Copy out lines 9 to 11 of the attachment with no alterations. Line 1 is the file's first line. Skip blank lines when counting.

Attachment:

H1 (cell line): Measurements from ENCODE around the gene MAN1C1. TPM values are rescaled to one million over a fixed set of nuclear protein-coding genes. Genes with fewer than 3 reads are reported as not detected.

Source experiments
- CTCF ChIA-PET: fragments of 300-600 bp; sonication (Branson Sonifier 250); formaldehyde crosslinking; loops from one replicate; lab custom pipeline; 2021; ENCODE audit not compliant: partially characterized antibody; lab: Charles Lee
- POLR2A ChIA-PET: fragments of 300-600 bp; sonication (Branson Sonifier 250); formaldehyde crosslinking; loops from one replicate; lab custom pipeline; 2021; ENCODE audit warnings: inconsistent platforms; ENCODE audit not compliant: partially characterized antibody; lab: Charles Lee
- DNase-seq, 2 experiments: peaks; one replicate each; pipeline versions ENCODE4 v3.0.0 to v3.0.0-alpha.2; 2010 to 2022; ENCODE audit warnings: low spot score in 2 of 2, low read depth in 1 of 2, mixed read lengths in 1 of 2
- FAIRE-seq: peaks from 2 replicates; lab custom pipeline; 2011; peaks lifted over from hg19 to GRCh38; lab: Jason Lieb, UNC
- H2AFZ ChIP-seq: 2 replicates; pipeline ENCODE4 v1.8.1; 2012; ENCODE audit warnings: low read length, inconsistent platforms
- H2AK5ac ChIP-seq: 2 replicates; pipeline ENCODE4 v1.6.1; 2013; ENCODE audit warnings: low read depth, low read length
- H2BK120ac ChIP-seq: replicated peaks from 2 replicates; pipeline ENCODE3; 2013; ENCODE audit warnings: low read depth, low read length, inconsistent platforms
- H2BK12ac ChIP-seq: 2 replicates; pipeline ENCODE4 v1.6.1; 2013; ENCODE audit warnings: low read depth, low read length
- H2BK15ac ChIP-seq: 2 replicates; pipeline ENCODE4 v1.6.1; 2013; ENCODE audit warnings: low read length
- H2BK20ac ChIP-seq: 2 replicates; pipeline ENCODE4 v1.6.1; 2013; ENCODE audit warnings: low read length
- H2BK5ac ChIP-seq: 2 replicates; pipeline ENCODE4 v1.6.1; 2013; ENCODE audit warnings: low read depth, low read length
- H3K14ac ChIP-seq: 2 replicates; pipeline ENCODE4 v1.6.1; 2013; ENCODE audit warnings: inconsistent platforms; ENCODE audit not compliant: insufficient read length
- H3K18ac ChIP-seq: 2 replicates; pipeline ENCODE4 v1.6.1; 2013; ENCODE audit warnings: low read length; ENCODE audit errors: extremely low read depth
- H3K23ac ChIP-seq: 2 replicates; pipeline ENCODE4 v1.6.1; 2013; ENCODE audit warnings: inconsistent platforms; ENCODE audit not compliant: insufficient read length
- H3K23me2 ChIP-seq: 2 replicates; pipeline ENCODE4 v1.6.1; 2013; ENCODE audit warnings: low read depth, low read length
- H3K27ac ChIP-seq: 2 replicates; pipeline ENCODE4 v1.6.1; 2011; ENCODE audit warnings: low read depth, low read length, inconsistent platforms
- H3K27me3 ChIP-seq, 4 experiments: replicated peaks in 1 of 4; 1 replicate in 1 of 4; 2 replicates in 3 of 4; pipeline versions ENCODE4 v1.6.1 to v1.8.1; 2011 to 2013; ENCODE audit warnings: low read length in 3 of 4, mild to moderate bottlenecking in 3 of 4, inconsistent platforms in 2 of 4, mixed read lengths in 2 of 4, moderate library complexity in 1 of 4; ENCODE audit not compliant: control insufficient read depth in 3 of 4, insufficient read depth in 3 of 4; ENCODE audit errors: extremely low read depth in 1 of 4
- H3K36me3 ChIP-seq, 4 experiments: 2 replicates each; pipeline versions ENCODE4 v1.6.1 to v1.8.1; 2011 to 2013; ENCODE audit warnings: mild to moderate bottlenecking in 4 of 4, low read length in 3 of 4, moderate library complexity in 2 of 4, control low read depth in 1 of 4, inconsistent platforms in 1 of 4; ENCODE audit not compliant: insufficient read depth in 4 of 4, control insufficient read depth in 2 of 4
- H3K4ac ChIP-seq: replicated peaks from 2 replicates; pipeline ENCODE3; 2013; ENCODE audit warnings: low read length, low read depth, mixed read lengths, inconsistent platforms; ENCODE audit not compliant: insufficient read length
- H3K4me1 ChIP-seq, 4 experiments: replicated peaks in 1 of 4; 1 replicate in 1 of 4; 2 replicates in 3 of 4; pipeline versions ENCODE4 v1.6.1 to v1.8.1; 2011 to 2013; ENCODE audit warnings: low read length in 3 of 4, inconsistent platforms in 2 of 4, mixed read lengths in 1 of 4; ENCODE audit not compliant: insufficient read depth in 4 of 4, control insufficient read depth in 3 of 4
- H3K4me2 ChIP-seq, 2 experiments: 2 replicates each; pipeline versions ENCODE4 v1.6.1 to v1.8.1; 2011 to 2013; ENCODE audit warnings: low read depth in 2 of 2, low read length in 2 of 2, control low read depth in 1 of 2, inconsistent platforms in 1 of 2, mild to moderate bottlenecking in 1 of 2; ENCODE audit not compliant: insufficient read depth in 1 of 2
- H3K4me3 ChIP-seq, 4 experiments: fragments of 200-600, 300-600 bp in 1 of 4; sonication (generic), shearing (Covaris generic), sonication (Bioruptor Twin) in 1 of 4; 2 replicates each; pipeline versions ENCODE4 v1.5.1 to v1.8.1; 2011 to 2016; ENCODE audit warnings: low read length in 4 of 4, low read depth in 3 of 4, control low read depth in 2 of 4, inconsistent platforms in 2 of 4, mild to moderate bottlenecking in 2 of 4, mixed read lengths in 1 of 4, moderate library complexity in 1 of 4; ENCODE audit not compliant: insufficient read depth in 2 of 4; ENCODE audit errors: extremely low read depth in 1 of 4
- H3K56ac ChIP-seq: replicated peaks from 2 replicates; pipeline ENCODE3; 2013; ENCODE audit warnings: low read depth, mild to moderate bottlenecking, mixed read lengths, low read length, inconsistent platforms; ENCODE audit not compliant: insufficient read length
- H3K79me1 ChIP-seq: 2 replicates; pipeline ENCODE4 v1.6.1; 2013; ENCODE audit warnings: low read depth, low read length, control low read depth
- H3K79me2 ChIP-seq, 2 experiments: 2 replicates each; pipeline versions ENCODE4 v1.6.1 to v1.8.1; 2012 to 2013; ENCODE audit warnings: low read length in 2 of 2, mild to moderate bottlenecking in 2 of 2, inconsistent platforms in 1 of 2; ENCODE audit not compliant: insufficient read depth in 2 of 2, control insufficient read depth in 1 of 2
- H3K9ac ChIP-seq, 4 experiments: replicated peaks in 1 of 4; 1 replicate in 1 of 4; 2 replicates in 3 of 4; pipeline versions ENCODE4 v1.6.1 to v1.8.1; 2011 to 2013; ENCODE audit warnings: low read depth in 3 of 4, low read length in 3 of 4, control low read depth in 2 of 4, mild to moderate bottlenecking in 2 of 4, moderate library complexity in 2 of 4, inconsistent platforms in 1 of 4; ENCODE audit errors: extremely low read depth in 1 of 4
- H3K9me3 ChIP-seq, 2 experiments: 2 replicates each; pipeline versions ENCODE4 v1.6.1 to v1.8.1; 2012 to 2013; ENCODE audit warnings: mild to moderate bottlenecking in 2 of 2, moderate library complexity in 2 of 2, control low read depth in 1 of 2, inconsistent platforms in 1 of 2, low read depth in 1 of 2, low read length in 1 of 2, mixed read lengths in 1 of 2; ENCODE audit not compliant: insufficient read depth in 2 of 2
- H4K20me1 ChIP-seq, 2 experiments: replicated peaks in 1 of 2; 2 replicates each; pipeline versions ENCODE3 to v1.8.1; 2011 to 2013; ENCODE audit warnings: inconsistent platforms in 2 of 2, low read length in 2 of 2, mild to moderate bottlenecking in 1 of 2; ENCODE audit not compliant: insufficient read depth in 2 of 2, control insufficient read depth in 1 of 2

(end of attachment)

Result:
- H2BK120ac ChIP-seq: replicated peaks from 2 replicates; pipeline ENCODE3; 2013; ENCODE audit warnings: low read depth, low read length, inconsistent platforms
- H2BK12ac ChIP-seq: 2 replicates; pipeline ENCODE4 v1.6.1; 2013; ENCODE audit warnings: low read depth, low read length
- H2BK15ac ChIP-seq: 2 replicates; pipeline ENCODE4 v1.6.1; 2013; ENCODE audit warnings: low read length